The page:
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Facebook Post, July 26, 2016

So when the Washington Post calls, you drop everything. Apologies to my family, whom I neglected for approx 36 hours.

Disclaimer: my original editor gave me 1200 words. I used 1197 of them. Next editor said 800 was the ideal, so she mercifully cut it down for me. But I mourn the loss of nuance and the beautiful, beautiful quotes drawn from the archives, that made this more substantive and less opinion-y. This is why I write books, I suppose.

And thanks to John W. Nevin for his editorial eye.


When Hillary Clinton takes the stage in Philadelphia this week, she has a unique opportunity to speak to a nation engaged in collective soul-searching. As the Christian right has evidently vacated all pretense of seeking a candidate who embodies Christian values, Clinton can step into the space that they have vacated. She can pledge to be the candidate who will be guided by her faith.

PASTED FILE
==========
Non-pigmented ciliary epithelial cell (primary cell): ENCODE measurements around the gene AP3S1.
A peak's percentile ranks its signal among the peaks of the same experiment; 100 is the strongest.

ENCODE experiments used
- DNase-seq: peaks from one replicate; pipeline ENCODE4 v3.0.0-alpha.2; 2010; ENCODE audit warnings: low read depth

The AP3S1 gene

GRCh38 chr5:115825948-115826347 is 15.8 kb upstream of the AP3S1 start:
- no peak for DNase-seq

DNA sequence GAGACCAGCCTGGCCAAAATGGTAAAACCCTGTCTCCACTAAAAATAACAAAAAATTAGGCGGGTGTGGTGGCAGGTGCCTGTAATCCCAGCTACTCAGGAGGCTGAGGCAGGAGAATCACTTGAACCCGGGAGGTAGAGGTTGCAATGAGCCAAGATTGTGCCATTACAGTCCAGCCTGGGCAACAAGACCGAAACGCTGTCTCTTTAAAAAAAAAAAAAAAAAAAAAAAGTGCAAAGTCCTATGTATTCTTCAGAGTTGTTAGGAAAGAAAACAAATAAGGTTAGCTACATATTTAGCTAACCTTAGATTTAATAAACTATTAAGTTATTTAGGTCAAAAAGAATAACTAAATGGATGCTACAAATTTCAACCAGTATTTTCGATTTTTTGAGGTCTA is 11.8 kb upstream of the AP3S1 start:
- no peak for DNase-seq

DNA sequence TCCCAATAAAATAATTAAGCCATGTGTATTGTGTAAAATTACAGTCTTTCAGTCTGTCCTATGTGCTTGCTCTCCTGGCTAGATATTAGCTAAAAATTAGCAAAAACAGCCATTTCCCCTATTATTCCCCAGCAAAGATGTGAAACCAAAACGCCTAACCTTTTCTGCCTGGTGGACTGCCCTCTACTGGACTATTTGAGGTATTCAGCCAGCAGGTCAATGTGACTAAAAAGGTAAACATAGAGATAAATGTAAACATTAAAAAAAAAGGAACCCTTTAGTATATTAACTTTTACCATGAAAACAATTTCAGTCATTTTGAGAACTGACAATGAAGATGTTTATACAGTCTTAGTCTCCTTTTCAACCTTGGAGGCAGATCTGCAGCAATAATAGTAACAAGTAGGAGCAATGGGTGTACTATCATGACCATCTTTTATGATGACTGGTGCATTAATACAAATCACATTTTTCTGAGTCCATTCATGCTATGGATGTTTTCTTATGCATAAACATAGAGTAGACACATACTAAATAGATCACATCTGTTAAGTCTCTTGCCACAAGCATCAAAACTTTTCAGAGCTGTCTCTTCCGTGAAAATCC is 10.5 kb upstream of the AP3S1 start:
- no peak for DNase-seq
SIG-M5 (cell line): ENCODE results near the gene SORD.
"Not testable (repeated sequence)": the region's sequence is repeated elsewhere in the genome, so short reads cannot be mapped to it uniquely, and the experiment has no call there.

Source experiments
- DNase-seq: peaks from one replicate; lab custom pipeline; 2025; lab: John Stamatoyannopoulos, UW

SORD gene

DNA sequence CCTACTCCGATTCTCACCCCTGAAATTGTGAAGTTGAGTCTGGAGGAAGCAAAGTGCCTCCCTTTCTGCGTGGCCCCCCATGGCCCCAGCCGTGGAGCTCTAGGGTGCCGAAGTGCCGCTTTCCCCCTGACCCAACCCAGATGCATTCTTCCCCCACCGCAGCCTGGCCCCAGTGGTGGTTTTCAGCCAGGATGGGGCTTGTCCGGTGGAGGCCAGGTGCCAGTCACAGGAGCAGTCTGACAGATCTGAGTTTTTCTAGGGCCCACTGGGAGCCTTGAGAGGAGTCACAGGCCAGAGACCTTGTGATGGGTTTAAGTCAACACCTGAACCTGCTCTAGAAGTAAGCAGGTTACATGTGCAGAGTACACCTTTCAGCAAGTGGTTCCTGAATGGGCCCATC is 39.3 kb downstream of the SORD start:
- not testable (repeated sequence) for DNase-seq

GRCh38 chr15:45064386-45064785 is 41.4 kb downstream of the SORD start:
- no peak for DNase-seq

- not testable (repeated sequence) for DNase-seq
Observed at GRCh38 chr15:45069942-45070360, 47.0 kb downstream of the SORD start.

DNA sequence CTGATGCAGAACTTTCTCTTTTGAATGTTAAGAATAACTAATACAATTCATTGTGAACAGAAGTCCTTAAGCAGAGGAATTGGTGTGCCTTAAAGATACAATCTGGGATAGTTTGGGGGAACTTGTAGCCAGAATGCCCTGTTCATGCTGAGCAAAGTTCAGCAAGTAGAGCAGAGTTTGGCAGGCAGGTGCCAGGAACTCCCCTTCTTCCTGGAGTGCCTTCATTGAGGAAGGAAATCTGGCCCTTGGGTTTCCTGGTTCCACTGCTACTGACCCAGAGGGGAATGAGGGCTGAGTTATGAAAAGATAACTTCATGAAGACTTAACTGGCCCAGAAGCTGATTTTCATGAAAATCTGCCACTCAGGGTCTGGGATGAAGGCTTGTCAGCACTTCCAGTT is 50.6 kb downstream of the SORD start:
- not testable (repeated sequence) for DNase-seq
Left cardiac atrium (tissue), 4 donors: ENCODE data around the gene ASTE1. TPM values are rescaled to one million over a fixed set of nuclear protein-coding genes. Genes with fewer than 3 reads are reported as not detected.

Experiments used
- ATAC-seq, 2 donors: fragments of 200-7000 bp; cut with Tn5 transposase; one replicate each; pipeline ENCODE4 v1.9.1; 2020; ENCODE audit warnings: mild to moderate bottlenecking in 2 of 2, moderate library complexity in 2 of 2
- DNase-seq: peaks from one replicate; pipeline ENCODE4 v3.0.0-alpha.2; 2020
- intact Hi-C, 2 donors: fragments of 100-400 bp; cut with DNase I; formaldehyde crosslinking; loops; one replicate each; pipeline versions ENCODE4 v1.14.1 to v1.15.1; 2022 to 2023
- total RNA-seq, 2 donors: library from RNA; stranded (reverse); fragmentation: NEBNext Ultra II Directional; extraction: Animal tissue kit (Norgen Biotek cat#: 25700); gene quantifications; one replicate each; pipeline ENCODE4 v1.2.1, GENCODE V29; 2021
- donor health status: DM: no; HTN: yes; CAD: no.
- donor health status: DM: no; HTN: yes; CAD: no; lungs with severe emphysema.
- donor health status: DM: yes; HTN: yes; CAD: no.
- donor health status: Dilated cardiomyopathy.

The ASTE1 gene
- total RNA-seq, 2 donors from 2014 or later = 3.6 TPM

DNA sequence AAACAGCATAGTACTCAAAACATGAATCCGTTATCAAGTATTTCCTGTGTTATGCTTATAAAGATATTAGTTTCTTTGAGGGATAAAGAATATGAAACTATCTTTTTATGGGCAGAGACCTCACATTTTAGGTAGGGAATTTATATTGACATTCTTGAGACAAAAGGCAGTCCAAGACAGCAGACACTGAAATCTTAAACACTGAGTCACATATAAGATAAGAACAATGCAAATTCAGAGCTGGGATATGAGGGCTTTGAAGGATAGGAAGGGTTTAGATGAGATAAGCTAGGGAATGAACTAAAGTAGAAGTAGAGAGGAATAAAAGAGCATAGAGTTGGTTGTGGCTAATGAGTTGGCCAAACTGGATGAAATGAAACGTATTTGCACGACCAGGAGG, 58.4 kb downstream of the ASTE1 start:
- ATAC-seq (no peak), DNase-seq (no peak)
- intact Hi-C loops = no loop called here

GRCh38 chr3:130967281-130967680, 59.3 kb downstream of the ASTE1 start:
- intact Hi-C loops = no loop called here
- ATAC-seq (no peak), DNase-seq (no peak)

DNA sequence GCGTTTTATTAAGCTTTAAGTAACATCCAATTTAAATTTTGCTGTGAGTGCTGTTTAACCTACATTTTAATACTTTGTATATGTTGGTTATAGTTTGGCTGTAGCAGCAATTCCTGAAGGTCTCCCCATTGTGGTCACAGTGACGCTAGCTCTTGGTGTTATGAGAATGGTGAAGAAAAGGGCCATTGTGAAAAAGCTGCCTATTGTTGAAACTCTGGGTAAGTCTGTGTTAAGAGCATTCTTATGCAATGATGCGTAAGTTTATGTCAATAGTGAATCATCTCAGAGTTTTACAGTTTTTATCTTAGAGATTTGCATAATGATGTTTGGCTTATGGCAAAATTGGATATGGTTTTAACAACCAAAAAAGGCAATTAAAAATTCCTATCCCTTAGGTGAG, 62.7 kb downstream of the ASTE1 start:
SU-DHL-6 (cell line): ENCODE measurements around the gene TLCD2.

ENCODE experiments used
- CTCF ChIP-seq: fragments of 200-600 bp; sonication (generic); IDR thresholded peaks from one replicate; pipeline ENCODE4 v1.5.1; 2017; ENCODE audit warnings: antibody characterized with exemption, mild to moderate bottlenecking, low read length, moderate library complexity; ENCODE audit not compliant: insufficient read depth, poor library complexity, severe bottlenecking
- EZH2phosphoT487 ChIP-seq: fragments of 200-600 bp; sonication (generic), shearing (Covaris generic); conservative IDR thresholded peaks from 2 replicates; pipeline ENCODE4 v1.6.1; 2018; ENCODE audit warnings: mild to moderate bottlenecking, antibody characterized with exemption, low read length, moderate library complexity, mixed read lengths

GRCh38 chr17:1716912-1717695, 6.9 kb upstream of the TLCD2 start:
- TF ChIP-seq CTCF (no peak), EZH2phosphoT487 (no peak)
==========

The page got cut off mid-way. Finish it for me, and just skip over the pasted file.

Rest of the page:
She is has deep religious roots that she can draw on.

Coming of age in the 1960s, Clinton turned to theology to make sense of the political and social turmoil unfolding around her. She read theologians Paul Tillich, Dietrich Bonhoeffer and Reinhold Niebuhr as she wrestled with how Christians ought to engage the world, pursue justice and reform society.


Du Mez, Kristin Kobes. “Hillary Clinton’s History of Faith is Long and Rich. This Week, She Should Talk About It.” The Washington Post. July 26, 2016.

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